According to Enterprise Ireland, exports from Ireland to the Middle East are heading for €3 billion per annum and many more Irish companies are considering entering this lucrative market. If you are going on an exploratory business trip or are thinking of travelling out to meet with a potential partner, there are a few things that you need to keep in mind. Doing business in the Middle East is very different from doing business at home and the ‘rules of engagement’ that we take for granted here are not necessarily the same there.
Dubai, where the majority of business takes place, is home to almost 10,000 Irish expats, many of whom have been there for over a quarter of a century. Generally speaking, the Irish in the Middle East are very eager to help in any way they can. The Irish are very well thought of locally and it is highly likely that they will ‘know someone who knows someone’ in the country or city that you are travelling to. Ask around before travelling and try to establish contact with a mutual friend or colleague who will be able to provide you with invaluable local knowledge once you arrive.
When choosing accommodation in Dubai make sure that hotel is either close to the Dubai Metro or is reasonably close to where your meeting will be held. Like any major metropolitan city, traffic in downtown Dubai can be horrendous and it is worth remembering that the city is nearly 50 kilometres long end to end. Planning to meet over a meal or drink is popular and there are an infinite number of choices throughout Dubai but invariably, the Irish will congregate in any of the McGettigan’s pubs or in the Irish Village.
Before finalising meeting dates, endeavour to make contact with the Irish Business Network in Dubai and if it at all possible, be sure that the visit coincides with one of their breakfast meetings, which happen every month. Because of their importance these meetings are not open to the public and an invitation will be required. The Breakfast Meetings are undoubtedly the single largest networking event in Dubai and attended by a veritable Who’s Who of Irish movers and shakers in the city.
Insha’Allah is a phrase often spoken there (which literally means “God willing”) and after a few meetings you will probably find yourself saying it often and with good reason. In the Middle East nothing happens in a hurry and no matter how important or urgent the matter is the process should not be rushed. Furthermore it is actually considered bad manners to do so. If there is an agreement that a certain body of work will be completed within five days, it is advisable not to follow up on it if it remains undone until at least day six and even then, make it the third or fourth item of conversation.
Meetings follow a different format if they are with a local company or individuals. If there are females present at the meeting who are obviously locals, do not offer to shake their hand unless they extend their hand first. This is considered good etiquette as many women for cultural reasons prefer to refrain from touching a man who is a stranger to her. Another common occurrence is that initial pleasantries and informal chitchat can go on for three quarters of an hour or more, with no one addressing the reasons for the meeting. Don’t panic, as this is quite normal.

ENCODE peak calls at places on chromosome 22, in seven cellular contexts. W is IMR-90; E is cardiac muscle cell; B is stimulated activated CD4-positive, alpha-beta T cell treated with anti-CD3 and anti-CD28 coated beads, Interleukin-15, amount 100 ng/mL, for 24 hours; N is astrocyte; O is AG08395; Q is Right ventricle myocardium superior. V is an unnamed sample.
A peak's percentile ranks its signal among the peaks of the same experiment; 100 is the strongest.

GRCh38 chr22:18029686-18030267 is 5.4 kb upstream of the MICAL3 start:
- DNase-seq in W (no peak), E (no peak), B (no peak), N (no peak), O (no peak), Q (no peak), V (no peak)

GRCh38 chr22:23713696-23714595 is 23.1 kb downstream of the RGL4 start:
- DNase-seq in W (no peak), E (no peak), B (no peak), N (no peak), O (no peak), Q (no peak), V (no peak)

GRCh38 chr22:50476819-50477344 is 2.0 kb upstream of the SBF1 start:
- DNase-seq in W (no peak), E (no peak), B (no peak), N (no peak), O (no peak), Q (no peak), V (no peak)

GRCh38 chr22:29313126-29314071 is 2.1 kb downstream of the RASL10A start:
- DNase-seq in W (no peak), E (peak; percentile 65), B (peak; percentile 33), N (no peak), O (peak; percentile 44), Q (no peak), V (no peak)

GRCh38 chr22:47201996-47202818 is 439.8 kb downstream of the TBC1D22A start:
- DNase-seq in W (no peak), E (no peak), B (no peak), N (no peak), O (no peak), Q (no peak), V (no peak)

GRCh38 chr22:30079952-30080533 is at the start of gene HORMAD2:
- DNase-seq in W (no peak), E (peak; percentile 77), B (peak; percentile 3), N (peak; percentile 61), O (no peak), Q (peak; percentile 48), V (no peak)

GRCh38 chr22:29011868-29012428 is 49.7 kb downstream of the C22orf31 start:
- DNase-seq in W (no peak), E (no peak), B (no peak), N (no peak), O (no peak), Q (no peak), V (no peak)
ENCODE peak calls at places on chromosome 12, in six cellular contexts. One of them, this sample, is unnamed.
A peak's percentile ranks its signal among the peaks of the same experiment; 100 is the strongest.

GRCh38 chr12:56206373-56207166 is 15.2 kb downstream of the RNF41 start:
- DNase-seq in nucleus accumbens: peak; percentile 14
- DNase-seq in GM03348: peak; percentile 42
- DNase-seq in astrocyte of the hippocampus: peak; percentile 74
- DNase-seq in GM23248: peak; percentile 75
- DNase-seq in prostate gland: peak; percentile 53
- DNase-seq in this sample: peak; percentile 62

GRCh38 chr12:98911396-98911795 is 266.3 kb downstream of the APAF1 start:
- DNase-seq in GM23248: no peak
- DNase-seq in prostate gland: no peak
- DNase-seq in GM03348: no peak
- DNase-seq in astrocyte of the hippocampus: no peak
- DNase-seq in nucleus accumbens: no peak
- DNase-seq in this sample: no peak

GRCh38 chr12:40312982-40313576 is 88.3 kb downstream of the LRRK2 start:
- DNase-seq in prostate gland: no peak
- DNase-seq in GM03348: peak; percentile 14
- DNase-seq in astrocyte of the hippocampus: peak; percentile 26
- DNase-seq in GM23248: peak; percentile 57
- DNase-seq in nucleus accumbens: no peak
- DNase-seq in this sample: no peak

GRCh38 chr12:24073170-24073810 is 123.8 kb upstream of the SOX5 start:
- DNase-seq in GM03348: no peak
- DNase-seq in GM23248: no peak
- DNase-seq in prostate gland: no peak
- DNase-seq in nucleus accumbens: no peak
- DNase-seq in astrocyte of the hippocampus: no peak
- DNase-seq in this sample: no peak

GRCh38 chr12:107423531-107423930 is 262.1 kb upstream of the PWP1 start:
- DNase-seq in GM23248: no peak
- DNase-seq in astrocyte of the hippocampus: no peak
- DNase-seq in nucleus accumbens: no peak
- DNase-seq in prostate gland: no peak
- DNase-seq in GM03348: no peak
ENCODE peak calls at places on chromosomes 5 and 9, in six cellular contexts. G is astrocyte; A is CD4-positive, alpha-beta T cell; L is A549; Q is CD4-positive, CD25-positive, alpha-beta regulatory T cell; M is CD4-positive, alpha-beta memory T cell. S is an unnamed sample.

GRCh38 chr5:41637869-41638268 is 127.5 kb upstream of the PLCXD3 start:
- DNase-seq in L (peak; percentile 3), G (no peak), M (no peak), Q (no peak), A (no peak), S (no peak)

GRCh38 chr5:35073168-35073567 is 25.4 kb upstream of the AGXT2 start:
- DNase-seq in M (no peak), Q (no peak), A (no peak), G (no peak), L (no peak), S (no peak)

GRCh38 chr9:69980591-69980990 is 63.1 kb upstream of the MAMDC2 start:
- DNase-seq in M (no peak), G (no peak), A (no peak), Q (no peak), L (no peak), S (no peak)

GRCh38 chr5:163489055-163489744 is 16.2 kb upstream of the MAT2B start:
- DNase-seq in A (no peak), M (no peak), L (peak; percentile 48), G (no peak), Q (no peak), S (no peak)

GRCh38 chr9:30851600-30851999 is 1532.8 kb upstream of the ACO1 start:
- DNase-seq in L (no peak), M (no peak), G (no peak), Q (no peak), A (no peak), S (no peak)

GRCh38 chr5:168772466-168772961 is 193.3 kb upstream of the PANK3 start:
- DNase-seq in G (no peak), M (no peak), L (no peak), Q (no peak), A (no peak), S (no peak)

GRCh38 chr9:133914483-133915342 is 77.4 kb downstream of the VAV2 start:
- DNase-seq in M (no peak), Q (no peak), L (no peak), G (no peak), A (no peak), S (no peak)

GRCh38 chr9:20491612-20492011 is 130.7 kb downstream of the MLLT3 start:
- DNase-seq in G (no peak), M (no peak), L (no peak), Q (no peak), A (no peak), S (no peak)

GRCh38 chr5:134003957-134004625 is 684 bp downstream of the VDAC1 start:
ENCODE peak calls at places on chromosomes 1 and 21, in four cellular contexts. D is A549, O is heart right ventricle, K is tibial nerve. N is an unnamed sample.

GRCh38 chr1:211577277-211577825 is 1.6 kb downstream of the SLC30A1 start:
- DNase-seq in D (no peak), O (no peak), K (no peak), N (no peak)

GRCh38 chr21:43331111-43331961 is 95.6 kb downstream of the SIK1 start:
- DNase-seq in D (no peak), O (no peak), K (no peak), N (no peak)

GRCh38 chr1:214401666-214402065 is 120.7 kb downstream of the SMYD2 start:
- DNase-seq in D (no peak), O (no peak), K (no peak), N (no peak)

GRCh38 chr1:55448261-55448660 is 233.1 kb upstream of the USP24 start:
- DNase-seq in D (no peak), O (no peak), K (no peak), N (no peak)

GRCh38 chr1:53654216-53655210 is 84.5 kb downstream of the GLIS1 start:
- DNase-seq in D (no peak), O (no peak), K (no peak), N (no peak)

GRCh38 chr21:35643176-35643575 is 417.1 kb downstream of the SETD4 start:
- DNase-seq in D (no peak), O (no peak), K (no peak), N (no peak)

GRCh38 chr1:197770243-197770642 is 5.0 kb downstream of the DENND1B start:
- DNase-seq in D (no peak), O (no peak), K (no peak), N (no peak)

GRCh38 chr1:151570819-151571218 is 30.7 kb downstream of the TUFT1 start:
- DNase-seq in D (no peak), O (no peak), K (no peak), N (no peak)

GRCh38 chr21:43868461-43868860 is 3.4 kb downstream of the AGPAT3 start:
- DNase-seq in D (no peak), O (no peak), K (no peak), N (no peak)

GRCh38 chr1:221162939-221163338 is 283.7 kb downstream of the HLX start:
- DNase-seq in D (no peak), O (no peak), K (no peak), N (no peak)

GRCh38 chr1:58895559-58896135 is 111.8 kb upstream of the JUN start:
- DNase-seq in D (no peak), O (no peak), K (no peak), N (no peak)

There is often more business done after you rise from the table and are heading for the door, than there is in the meeting itself. Be aware that rarely does anything substantive get achieved in the first few meetings, particularly when both parties are unknown to each other and it is better to look on these initial meetings as opportunities to build and develop relationships, as these are the bedrock on which all future business will be done.
Arabs are and always have been traders and as such they absolutely love business and doing the deal. So much so that they may be inclined to over promise in order to impress and garner your trust. Consequently, it is essential that any business agreements that you make are in writing, witnessed and are thoroughly understood by both parties. It is not that unusual for someone to look you in the eye, shake your hand and give you their word, only to find out two days later that the deal is off. You have been warned.
There are considerably more religious holidays in the Middle East than we have in Ireland and public holidays can often be called with just two days notice so check your calendar before you fix your dates. During religious holidays such as Ramadan or Eid absolutely no work gets done. Although people may show up at their job, nothing of any consequence will be achieved and no deal of merit will be entered into or completed during this time. It is also worth noting that that the price of both hotels and flights can increase substantially at these times.
Finally, look up some of the 8000+ Irish professionals listed on LinkedIn who are based in the Middle East and touch base with Enterprise Ireland who have offices throughout the region. The Gulf region is a fascinating part of the world to live, work or do business in and by being savvy in relation to the opportunities that it presents, the region can be very lucrative market for Irish companies.
Great Article Eamon with much practical advice. I shared it on LinkedIn.